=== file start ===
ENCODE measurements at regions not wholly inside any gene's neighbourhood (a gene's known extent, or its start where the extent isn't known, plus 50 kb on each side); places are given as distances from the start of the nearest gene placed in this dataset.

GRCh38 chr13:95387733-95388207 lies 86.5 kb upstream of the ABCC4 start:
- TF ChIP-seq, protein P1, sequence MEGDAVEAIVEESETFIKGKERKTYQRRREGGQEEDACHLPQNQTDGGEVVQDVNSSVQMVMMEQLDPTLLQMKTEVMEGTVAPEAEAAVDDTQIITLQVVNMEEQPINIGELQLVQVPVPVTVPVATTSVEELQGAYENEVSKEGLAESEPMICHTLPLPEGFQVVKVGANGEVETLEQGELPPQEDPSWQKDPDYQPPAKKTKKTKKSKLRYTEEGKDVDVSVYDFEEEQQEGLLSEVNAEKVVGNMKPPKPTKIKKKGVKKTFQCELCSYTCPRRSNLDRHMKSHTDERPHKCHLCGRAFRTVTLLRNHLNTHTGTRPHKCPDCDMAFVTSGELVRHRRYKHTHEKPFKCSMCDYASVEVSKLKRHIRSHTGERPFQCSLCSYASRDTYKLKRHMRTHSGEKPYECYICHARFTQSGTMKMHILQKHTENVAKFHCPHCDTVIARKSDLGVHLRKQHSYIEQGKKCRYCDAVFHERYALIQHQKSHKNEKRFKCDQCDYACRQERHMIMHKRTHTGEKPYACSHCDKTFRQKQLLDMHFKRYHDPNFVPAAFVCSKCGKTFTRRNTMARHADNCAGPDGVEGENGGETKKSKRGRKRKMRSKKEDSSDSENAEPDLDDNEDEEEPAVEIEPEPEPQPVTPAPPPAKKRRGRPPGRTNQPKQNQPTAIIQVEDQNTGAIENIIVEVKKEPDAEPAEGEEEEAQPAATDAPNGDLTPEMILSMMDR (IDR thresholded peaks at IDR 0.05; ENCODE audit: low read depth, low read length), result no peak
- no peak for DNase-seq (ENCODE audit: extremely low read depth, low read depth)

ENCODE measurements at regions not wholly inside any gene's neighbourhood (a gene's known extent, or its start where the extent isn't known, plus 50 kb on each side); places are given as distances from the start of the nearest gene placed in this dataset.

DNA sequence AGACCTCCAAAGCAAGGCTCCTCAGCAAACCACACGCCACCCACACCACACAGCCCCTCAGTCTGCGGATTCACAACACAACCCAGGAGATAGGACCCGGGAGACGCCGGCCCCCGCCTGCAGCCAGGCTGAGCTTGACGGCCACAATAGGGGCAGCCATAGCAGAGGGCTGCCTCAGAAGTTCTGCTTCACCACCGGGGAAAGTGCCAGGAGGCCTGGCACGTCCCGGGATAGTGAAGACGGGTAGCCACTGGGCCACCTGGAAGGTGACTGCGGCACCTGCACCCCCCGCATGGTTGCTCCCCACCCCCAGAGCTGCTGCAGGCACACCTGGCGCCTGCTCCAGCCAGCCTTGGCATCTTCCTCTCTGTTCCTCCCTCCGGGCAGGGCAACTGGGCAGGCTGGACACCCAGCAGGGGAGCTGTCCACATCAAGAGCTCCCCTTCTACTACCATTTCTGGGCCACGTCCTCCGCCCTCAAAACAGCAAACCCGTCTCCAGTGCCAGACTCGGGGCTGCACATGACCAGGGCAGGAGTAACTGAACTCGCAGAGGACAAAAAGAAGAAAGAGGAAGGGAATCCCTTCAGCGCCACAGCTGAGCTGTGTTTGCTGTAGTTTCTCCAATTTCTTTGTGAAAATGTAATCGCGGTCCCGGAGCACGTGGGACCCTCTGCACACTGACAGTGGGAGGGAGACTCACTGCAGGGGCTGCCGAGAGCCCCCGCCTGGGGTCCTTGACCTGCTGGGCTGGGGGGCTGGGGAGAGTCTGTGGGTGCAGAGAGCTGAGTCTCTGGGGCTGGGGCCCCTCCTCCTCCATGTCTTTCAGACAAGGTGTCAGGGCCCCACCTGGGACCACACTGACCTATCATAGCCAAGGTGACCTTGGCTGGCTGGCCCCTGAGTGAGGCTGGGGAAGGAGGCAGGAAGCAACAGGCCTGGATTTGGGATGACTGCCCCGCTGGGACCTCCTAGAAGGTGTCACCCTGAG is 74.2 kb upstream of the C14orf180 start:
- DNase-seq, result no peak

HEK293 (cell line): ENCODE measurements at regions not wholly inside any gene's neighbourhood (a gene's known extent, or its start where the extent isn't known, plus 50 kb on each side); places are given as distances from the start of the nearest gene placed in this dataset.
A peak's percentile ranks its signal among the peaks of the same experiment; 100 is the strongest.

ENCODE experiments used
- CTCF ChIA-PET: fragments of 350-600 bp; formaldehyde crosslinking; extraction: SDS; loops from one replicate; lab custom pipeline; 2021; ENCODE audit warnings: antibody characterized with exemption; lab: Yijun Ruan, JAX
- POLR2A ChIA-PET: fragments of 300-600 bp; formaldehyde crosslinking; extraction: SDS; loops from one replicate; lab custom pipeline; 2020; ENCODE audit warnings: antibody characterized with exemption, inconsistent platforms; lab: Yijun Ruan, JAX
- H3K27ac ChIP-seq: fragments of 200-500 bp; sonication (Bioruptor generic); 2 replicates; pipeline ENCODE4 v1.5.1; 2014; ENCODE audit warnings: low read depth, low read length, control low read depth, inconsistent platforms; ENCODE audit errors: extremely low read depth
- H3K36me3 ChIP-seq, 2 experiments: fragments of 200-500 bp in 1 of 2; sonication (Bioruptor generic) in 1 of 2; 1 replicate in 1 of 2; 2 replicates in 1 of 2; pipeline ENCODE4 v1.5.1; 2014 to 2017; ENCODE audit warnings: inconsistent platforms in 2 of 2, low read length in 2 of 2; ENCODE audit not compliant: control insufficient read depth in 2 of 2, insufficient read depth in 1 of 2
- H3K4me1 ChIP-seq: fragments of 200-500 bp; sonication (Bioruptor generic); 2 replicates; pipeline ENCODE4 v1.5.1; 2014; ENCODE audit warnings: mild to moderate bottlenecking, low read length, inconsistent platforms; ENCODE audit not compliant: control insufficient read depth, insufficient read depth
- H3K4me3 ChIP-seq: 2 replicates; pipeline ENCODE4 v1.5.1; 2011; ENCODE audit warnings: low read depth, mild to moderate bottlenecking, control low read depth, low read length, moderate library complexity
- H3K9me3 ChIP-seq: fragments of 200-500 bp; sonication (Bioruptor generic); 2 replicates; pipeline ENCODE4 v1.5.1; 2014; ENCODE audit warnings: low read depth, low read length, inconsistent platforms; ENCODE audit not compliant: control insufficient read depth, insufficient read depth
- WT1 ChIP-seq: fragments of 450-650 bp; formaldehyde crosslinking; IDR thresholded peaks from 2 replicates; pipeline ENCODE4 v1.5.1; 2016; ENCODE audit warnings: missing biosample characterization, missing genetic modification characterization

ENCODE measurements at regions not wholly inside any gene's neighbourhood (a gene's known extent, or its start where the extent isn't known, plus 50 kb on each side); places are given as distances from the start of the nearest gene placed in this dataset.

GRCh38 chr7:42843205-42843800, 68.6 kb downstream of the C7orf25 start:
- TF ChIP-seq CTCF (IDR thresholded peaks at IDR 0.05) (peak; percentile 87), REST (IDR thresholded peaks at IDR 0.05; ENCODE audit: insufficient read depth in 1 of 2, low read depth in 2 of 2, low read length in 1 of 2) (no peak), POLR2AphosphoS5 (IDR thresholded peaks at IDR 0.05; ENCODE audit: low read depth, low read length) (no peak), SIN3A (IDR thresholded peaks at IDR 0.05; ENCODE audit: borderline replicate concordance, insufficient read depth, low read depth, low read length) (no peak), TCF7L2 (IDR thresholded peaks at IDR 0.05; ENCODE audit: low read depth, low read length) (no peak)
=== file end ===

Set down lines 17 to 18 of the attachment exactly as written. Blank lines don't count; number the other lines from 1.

- H3K9me3 ChIP-seq: fragments of 200-500 bp; sonication (Bioruptor generic); 2 replicates; pipeline ENCODE4 v1.5.1; 2014; ENCODE audit warnings: low read depth, low read length, inconsistent platforms; ENCODE audit not compliant: control insufficient read depth, insufficient read depth
- WT1 ChIP-seq: fragments of 450-650 bp; formaldehyde crosslinking; IDR thresholded peaks from 2 replicates; pipeline ENCODE4 v1.5.1; 2016; ENCODE audit warnings: missing biosample characterization, missing genetic modification characterization